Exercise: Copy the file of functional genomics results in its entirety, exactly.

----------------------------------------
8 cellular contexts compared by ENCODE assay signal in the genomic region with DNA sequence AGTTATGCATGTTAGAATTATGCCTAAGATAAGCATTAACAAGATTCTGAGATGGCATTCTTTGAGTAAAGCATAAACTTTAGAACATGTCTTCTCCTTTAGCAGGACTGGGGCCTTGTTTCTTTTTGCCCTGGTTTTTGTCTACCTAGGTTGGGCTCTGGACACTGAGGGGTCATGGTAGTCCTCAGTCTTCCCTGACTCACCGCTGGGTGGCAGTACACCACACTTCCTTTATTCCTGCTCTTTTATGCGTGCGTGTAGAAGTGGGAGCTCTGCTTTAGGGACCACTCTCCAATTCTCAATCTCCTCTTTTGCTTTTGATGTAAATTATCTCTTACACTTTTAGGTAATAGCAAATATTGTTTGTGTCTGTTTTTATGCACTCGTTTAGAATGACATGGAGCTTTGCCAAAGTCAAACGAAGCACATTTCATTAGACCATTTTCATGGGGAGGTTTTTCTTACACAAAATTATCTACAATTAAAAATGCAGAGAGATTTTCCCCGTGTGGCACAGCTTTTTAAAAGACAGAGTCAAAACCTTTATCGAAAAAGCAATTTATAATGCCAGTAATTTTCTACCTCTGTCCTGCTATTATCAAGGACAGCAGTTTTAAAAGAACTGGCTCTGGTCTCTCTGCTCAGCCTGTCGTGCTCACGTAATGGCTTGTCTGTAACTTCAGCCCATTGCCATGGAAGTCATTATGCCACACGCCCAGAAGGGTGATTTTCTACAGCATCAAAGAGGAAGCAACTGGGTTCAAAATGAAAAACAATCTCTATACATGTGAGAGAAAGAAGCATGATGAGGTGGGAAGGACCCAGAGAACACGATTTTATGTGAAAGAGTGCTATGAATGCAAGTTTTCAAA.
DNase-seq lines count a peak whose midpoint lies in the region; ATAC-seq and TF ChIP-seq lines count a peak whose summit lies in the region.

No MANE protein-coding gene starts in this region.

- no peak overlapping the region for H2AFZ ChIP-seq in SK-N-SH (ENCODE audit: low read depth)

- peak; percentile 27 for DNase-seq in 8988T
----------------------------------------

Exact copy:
8 cellular contexts compared by ENCODE assay signal in the genomic region with DNA sequence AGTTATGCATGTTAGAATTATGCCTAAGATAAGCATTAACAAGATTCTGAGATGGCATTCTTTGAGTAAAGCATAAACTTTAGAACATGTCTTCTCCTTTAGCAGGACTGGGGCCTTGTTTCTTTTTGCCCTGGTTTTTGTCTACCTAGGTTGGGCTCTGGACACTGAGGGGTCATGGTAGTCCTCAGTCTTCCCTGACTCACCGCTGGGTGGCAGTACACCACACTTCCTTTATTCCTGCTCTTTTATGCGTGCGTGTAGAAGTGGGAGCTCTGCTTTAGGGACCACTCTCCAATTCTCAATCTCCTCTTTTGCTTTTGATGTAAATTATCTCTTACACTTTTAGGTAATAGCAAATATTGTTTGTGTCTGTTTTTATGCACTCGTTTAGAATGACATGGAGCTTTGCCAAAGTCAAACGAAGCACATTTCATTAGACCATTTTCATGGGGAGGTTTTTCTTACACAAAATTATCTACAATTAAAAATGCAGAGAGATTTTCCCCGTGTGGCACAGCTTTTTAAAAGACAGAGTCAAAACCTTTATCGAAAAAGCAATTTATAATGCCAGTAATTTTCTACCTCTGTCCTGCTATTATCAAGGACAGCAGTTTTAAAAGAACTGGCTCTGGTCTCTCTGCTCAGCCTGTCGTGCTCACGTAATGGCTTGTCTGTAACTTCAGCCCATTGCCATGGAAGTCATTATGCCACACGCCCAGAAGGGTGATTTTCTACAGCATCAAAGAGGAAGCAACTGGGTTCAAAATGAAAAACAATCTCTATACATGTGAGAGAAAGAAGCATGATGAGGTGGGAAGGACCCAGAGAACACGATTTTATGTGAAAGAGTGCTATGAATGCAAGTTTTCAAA.
DNase-seq lines count a peak whose midpoint lies in the region; ATAC-seq and TF ChIP-seq lines count a peak whose summit lies in the region.

No MANE protein-coding gene starts in this region.

- no peak overlapping the region for H2AFZ ChIP-seq in SK-N-SH (ENCODE audit: low read depth)

- peak; percentile 27 for DNase-seq in 8988T